The patent measures 15″ x 17.” It was folded at some point, and the fold remains visible. That said, the document is in excellent condition with no foxing, tears, rips, or etc. It is as handsome as it was more than one-hundred-years ago when it was issued and signed by Theodore Roosevelt. Roosevelt’s name appears atop the preprinted document in large letters. The document states that Niles was promoted to Rear Admiral effective 12 November 1908. Theodore Roosevelt’s very bold signature appears at the document’s bottom. The document is countersigned by the Secretary of the Navy, Victor H. Metcalf (1853-1936). He served in that capacity from 1906 through most of 1908. Metcalf officially retired effective 1 December 1908, so this was one of his final acts as Secretary of the Navy. The document is also countersigned by the Registrar of the United States. A blue foil seal bearing the U.S. Navy’s Coat-of-Arms appears on the document’s lower left side above the latter two signatures.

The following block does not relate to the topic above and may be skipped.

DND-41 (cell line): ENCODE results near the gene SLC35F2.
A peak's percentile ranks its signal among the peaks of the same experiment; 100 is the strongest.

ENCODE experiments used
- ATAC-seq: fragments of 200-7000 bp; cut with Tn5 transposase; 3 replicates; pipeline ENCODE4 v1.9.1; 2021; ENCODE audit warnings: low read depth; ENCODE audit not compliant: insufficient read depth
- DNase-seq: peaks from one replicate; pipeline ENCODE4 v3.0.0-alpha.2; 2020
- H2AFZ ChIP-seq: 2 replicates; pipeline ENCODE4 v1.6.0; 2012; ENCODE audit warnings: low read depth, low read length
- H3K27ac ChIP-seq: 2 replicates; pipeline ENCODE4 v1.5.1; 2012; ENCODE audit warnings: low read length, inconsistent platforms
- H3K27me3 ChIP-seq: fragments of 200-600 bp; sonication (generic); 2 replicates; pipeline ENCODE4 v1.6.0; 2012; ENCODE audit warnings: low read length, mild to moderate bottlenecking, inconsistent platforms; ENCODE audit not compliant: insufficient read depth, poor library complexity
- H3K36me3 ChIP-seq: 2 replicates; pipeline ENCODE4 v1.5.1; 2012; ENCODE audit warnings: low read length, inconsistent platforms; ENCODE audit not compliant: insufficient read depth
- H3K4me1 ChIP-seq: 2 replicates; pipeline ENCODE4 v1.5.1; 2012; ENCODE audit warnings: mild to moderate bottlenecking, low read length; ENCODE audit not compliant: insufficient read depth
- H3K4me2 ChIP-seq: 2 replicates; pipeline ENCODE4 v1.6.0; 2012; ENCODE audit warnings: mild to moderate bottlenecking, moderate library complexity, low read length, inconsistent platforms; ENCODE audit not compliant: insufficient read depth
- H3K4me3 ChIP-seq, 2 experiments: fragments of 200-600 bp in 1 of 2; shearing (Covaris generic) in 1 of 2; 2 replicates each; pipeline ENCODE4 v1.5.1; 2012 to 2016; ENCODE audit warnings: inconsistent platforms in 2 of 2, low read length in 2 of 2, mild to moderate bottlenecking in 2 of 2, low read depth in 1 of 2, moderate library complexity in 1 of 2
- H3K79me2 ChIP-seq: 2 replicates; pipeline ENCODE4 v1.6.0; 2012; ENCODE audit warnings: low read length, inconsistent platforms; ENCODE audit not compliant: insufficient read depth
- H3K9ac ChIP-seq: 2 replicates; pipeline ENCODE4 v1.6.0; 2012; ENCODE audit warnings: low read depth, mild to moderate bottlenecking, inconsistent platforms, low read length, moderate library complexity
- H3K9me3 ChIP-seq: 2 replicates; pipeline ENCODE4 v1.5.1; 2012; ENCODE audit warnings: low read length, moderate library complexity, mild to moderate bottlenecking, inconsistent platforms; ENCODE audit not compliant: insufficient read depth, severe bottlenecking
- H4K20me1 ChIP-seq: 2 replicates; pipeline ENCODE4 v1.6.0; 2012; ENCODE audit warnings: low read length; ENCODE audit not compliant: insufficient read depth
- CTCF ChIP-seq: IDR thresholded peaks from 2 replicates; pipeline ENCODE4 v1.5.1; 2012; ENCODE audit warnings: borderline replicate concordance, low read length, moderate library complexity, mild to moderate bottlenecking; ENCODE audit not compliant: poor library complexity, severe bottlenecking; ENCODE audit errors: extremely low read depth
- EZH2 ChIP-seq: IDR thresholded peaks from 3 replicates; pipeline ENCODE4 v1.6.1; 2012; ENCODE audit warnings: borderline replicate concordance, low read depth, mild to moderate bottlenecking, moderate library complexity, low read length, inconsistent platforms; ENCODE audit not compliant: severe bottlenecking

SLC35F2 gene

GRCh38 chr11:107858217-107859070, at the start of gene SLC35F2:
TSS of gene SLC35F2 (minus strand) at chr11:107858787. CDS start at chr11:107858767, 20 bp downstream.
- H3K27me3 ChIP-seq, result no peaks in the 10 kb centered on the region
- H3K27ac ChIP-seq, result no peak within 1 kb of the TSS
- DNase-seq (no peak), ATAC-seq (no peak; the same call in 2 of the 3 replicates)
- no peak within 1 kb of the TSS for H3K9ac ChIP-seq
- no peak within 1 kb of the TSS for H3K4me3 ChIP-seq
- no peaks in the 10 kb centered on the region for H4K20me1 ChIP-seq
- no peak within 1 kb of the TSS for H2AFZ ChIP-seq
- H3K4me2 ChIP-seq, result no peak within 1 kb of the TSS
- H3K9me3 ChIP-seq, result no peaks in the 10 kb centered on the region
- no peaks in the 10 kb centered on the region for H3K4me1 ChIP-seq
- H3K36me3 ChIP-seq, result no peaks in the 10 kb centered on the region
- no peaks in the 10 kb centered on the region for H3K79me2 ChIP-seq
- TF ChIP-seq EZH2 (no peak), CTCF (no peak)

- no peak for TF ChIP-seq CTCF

Flanking the document is one of Theodore Roosevelt’s most famous photographs. He stands with his hand on a massive world globe exuding a world leader’s stern confidence. His policies placed the USA firmly on the path to political and military dominance. With the election of Theodore’s cousin, Franklin D. Roosevelt, in 1932, the U.S. continued its rise to the pinnacle of world leadership by the conclusion of WW II.